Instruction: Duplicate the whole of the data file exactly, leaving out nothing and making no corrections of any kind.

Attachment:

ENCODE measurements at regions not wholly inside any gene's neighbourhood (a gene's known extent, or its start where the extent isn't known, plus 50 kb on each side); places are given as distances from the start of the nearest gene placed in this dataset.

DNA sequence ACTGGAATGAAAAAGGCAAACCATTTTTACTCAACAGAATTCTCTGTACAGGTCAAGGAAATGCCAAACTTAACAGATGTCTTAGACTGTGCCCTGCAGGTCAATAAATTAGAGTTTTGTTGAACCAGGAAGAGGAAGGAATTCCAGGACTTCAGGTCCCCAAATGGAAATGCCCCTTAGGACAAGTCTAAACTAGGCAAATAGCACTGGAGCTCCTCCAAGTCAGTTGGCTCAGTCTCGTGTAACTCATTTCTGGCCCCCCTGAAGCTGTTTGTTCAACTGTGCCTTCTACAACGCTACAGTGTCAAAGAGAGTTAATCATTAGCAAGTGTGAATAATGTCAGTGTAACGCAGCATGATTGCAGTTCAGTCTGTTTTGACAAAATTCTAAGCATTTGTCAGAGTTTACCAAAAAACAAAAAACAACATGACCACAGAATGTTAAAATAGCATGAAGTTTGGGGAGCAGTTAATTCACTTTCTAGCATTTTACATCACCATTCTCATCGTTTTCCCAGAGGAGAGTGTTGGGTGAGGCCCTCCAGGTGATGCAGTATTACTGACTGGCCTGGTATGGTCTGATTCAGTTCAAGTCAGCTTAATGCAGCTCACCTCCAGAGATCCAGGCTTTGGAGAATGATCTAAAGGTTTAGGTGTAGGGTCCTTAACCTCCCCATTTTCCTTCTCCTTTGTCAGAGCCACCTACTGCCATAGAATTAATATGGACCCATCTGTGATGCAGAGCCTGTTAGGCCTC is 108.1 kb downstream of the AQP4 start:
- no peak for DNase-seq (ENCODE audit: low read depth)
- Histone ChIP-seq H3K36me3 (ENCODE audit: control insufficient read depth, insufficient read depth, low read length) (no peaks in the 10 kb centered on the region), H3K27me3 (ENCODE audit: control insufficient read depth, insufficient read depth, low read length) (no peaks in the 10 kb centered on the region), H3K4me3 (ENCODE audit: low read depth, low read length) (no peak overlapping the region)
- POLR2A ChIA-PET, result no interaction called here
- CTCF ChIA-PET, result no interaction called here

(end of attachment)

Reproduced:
ENCODE measurements at regions not wholly inside any gene's neighbourhood (a gene's known extent, or its start where the extent isn't known, plus 50 kb on each side); places are given as distances from the start of the nearest gene placed in this dataset.

DNA sequence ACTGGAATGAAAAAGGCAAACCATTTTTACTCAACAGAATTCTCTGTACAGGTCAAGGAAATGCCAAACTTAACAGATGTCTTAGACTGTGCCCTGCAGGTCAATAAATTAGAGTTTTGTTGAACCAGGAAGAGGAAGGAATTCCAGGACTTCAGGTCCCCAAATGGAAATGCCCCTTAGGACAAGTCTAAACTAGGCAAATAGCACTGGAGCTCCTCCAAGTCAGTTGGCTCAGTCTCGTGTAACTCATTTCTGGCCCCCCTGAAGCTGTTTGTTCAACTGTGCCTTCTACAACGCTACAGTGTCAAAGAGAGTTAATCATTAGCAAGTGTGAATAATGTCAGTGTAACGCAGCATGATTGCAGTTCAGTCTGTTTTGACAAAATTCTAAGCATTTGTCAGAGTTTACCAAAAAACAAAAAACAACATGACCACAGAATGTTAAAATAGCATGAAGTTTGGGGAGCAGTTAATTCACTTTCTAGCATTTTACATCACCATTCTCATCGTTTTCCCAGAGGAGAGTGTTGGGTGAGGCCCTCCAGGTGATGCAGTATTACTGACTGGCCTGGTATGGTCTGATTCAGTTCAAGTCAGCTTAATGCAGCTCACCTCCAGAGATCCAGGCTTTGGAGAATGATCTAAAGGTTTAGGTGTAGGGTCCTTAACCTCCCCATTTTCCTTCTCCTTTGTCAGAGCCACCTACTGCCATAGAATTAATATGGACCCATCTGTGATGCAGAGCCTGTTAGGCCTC is 108.1 kb downstream of the AQP4 start:
- no peak for DNase-seq (ENCODE audit: low read depth)
- Histone ChIP-seq H3K36me3 (ENCODE audit: control insufficient read depth, insufficient read depth, low read length) (no peaks in the 10 kb centered on the region), H3K27me3 (ENCODE audit: control insufficient read depth, insufficient read depth, low read length) (no peaks in the 10 kb centered on the region), H3K4me3 (ENCODE audit: low read depth, low read length) (no peak overlapping the region)
- POLR2A ChIA-PET, result no interaction called here
- CTCF ChIA-PET, result no interaction called here